Joe was a quiet Old English Bulldog who stayed out of the way when company visited, but he was bold about one thing, protecting 13-year-old Ashayla Porter and her family. It was a loyalty that was tested by gunfire, and with his life.
When it comes to heroism, some people misunderstand it, according to Officer Ryan Peck.
“It’s just basically an average person that at the moment of truth does extraordinary things,” he said. And that’s what Joe did, Peck told Greenbelt City Council on Monday. “He died doing my job.”
The Greenbelt, MD, Fraternal Order of Police honored Joe before city council with a plaque that Peck presented to Ashayla and her mother Lucinda Porter. The department feels a gratitude toward Joe that it continues trying to honor. One of its officers even attempted to revive Joe with CPR on the fateful night of Nov. 5, 2011 — a night the Porters will never forget.
The family had just moved to Franklin Park Apartments from Northwest Washington, D.C. Lucinda was working on the curtain fixtures in her room at around 9 p.m. Ashayla was putting on a new bed set, a gift from one of her mother’s coworkers at Walter Reed Medical Center. Rodney Hayes, Lucinda's 18-year-old son, was out doing laundry.
An odd noise that sounded like pebbles hitting the window caught Ashayla's attention. She peered out her blinds but saw nothing and decided to go to the kitchen.
Within minutes, the family’s excitement about their new home would turn to terror.
In the moments before the storm struck, Ashayla saw for the last time the 2-year-old dog that she said was like a brother to her. She had stopped cooking to go to Rodney's room, where Joe had retreated after an earlier bathroom mishap. She rubbed his head to let him know that he was forgiven and went back to the kitchen.
Suddenly, the window glass shattered in Ashayla’s bedroom. Having taken off her nurse’s uniform, Lucinda rushed from her room to Ashayla’s bedroom wearing only her undergarments — fearing Ashayla was still there.
The next thing she knew, Lucinda said a gun was in her face, and a masked intruder commanded her, “Freeze bitch.”
To this day she remembers his deep raspy voice.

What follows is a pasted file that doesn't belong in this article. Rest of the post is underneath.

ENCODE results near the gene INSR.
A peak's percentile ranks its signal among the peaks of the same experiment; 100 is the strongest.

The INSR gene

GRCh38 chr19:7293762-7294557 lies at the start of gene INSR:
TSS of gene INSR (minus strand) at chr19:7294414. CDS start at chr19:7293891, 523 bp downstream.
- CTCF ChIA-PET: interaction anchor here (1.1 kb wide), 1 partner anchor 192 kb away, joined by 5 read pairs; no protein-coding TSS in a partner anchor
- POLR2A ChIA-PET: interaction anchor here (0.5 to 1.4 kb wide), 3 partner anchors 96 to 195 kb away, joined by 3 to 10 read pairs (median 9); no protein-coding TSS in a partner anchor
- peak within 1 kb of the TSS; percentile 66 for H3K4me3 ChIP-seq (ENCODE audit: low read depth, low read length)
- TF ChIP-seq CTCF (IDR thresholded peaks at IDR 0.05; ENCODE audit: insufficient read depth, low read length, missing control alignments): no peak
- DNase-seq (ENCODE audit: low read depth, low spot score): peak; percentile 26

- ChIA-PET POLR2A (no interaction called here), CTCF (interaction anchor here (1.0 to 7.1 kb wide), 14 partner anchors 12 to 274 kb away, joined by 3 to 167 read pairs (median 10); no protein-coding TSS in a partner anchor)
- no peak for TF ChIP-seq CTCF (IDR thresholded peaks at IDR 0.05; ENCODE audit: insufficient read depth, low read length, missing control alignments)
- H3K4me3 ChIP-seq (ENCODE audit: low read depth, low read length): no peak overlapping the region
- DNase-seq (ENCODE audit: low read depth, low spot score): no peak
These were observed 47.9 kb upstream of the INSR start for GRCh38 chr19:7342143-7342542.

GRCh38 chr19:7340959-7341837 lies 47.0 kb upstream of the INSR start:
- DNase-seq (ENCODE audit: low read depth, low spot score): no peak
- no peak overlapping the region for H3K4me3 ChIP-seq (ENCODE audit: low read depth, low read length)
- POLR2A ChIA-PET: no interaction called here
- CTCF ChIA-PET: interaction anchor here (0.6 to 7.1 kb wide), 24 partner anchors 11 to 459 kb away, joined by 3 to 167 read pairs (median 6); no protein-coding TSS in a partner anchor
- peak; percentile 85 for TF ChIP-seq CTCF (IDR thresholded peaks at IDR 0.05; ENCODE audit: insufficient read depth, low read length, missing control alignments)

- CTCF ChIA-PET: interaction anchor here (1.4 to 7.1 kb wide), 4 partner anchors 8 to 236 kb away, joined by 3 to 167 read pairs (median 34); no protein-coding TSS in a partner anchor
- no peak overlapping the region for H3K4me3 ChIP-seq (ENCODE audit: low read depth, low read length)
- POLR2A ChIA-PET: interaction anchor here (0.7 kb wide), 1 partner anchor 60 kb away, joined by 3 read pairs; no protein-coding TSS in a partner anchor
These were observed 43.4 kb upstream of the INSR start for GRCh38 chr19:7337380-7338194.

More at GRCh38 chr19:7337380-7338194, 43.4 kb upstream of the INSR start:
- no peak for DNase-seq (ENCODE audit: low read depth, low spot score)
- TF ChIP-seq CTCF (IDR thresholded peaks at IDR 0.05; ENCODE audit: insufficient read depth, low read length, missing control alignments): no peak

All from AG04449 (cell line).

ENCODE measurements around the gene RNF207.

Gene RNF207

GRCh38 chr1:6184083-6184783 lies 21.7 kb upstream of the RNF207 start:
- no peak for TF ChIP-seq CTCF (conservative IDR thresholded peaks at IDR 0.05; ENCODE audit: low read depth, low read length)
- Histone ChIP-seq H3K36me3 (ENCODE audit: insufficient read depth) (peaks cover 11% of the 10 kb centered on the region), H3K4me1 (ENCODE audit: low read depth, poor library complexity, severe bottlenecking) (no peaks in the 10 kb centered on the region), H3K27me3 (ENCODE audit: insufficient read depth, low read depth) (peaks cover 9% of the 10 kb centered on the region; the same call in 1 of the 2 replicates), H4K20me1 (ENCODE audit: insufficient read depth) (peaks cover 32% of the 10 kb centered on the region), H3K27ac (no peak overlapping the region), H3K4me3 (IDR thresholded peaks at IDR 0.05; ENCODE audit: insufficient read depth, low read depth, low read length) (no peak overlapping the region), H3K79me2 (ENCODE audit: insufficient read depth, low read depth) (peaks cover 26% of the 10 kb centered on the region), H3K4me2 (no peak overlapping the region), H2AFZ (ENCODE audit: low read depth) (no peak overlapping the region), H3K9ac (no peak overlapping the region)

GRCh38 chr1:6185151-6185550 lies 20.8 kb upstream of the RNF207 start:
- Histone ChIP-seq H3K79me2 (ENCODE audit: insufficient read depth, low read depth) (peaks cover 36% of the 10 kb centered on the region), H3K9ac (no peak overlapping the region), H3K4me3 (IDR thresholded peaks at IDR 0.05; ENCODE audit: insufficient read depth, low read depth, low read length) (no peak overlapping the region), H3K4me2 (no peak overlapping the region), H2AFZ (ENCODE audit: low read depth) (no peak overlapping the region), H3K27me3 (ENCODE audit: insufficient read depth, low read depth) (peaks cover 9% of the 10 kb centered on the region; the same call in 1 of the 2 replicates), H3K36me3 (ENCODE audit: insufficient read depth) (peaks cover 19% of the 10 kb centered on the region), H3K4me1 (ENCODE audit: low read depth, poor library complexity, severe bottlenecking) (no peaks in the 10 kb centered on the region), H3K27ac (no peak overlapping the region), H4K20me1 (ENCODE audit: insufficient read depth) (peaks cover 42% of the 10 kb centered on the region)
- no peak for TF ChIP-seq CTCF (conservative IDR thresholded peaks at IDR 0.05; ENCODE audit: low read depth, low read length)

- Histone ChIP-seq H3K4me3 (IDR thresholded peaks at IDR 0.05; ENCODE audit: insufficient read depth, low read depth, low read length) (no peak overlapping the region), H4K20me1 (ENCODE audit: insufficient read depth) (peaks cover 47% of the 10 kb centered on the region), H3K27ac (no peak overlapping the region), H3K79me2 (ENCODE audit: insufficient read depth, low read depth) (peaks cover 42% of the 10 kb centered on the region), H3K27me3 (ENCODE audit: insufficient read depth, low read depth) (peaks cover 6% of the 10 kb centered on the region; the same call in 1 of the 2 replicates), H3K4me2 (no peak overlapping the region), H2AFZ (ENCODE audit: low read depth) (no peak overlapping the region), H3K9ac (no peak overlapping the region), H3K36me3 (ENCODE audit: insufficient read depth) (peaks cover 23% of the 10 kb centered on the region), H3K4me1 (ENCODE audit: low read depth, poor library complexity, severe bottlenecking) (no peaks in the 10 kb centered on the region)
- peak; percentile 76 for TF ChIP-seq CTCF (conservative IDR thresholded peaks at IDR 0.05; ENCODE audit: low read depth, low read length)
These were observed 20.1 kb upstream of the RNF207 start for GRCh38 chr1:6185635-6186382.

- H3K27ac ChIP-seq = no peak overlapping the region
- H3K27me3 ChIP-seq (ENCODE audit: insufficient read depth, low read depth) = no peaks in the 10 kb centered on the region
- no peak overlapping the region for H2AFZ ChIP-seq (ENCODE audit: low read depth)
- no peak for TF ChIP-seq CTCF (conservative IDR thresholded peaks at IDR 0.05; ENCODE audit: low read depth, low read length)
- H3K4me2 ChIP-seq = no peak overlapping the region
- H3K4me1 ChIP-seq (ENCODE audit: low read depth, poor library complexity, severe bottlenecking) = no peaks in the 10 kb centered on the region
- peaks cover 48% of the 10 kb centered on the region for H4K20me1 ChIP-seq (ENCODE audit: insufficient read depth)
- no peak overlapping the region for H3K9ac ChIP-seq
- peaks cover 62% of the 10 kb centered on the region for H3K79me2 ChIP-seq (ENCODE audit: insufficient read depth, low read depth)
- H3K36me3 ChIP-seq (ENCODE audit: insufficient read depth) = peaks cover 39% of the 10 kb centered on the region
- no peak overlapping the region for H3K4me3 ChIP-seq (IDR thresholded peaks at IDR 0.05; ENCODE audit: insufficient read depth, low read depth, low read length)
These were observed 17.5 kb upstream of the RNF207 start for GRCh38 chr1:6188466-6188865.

“Mommy what’s going on?” Ashayla called out to her.
In that moment, Lucinda realized her daughter was not in the bedroom and yelled “hide.” Ignoring the intruder’s order, she ran for Ashayla.
A bullet whizzed by Lucinda’s head in the hallway, barely missing her, she said.
She looked to see the gun firing again, this time not at her but at Joe, who had crossed her in the hallway and was lunging at the intruder, she said. Four bullets hit Joe, one to the head. But he would not stop, Lucinda said, and he growled.
It was “like a growl, I’ve never ever heard before,” Lucinda recalled.
Then she heard what sounded like the intruder fumbling with the venetian blinds, and she saw Joe fall. He looked at her before he hit the ground — with a look Lucinda said she won’t forget. It was if he was saying, “Mommy, you’re safe now,” she said.
Lucinda found Ashayla hiding in the kitchen pantry, and they ran to the living room. Lucinda held Ashayla in her arm, gripping a knife in one hand and a fire poker in the other, she said.
If they came for them, Lucinda said she decided, “We’re going out fighting.”
When a police officer arrived after Lucinda's 9:07 p.m. call to the station, she said, “I jumped straight in that man’s arms.”
“I didn’t cry until she told me that they shot the dog,” Ashayla said.
She recalled how protective Joe was of her. He was mild-mannered, like an old man — but when Ashayla took him on walks, she said he wouldn’t let anyone come near her.
“The dog is what caught him off guard,” Peck said.
The Greenbelt police paid to have Joe cremated, Lucinda said. Peck said that a lot of the officers wanted to help and gave from their personal funds, and the community pitched in too.
“I miss him everyday,” Lucinda said of the family’s Old English Bulldog, who did ordinary things, like going to the bathroom where he shouldn’t or rushing up to greet the family when they came home. But he proved in the moment of truth even an average dog named Joe can do the extraordinary.